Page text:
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You can’t help but like Takashi Tokita. Despite being a long-time veteran of the Final Fantasy series (he made his debut with the 8-bit Final Fantasy III back in 1990), he’s remained down-to-earth.... Full story »

Duke Nukem Forever earned an F on 1UP, but that doesn’t mean it’s not a historically significant game. In fact, its fourteen year stint as vaporware dwarfs its nearest competitors: Prey at ten years,... Full story »

  Telltale Games knows what they’re doing; over the course of seven years, they’ve transformed from a low-budget virtual Texas Hold ‘Em developer to the company responsible for the newest video... Full story »

“Tell us something about your game that people don’t already know.” That was a question that we recently and repeatedly asked a bunch of developers while checking out a game. We didn’t want... Full story »

Duke Nukem Forever bombed critically, if not commercially. Despite the vocal protestations of the Duke Defense Force, who want to make those game reviewer bastards pay for shooting up their hero, most of the talk... Full story »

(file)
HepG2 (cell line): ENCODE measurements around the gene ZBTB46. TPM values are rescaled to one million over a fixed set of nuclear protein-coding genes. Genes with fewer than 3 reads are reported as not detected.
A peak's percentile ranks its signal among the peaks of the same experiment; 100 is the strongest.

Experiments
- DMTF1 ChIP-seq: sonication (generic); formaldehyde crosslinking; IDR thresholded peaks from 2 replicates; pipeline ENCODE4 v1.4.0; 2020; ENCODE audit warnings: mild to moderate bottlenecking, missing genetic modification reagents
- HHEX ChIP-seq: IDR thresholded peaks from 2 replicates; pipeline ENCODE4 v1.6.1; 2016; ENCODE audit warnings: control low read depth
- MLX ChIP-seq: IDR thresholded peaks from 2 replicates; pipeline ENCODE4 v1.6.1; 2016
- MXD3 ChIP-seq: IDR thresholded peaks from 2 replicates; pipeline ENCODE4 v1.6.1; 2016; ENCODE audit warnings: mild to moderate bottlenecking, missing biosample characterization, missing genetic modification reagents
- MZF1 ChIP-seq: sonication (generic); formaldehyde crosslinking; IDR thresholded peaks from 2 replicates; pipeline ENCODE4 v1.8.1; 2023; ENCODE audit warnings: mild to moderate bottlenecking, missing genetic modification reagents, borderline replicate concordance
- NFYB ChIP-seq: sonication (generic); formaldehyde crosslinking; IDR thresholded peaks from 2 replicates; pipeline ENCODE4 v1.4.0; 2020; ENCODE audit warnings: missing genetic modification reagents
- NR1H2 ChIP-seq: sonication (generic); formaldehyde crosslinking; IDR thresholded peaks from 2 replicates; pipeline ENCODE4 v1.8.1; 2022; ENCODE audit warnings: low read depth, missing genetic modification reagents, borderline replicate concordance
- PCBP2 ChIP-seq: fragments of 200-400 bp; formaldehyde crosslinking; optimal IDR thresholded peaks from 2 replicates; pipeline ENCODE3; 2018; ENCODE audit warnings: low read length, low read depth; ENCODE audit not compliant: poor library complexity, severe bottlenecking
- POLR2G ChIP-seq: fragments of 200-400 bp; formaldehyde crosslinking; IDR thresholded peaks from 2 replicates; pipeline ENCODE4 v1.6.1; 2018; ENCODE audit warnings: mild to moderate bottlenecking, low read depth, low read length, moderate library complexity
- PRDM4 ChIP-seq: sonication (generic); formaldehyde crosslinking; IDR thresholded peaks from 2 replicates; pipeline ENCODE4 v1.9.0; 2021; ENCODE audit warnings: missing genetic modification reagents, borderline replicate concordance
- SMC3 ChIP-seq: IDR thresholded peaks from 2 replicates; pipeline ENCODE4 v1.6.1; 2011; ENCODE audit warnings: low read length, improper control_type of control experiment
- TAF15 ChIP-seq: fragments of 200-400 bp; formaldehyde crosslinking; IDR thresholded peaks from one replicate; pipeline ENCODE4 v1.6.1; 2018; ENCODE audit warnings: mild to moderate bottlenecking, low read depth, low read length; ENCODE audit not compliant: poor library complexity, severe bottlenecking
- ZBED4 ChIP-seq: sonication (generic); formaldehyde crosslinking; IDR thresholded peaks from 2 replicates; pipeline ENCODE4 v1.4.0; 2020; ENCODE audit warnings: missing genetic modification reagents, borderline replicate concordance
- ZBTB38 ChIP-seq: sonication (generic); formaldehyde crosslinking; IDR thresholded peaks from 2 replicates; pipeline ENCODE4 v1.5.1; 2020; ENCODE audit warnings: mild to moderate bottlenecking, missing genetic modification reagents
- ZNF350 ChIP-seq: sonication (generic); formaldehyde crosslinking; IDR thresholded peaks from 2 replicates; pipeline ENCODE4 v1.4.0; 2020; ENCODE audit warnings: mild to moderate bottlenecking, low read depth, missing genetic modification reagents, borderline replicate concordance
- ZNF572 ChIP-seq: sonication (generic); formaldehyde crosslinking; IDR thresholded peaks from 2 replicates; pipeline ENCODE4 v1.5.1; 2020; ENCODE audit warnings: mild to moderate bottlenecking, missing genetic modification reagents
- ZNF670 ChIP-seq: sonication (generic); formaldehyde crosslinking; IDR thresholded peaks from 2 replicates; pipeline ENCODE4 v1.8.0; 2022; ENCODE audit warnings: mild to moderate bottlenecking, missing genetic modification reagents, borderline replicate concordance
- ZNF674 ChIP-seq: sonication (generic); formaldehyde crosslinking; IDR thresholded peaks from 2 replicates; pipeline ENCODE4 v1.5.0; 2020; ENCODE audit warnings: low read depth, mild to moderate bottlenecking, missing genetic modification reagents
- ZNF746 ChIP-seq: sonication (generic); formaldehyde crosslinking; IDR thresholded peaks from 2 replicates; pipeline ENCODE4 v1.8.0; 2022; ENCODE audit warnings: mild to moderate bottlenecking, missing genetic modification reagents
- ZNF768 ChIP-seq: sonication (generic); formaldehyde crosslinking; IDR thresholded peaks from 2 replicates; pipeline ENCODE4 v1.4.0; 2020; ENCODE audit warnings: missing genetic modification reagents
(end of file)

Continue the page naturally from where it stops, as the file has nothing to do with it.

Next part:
The other day someone was talking about Nolan North, which not many people seem to be able to do without complaining about him. It got me thinking about the gulf that exists between some of the most recognizable... Full story »

With Super Mario 3D Land freshly delivered to the eager hands of gamers the world over, Nintendo’s portable platformer legacy is at the front of many people’s minds. Sure, 3D Land isn’t as closely... Full story »

  Ah, the neverending struggle for video game heroes to keep abreast of the times. From their humble, pixel-based roots, these digital characters evolved into complex, emotional individuals — seemingly,... Full story »

Once upon a time, they were important. They were more than just video-game characters scrambling to be the next Pac-Man or Mario. They were the symbols of game companies, seen in logos and commercials and as many... Full story »

Once upon a time, they were important. They were more than just video-game characters scrambling to be the next Pac-Man or Mario. They were the symbols of game companies, seen in logos and commercials and as many... Full story »

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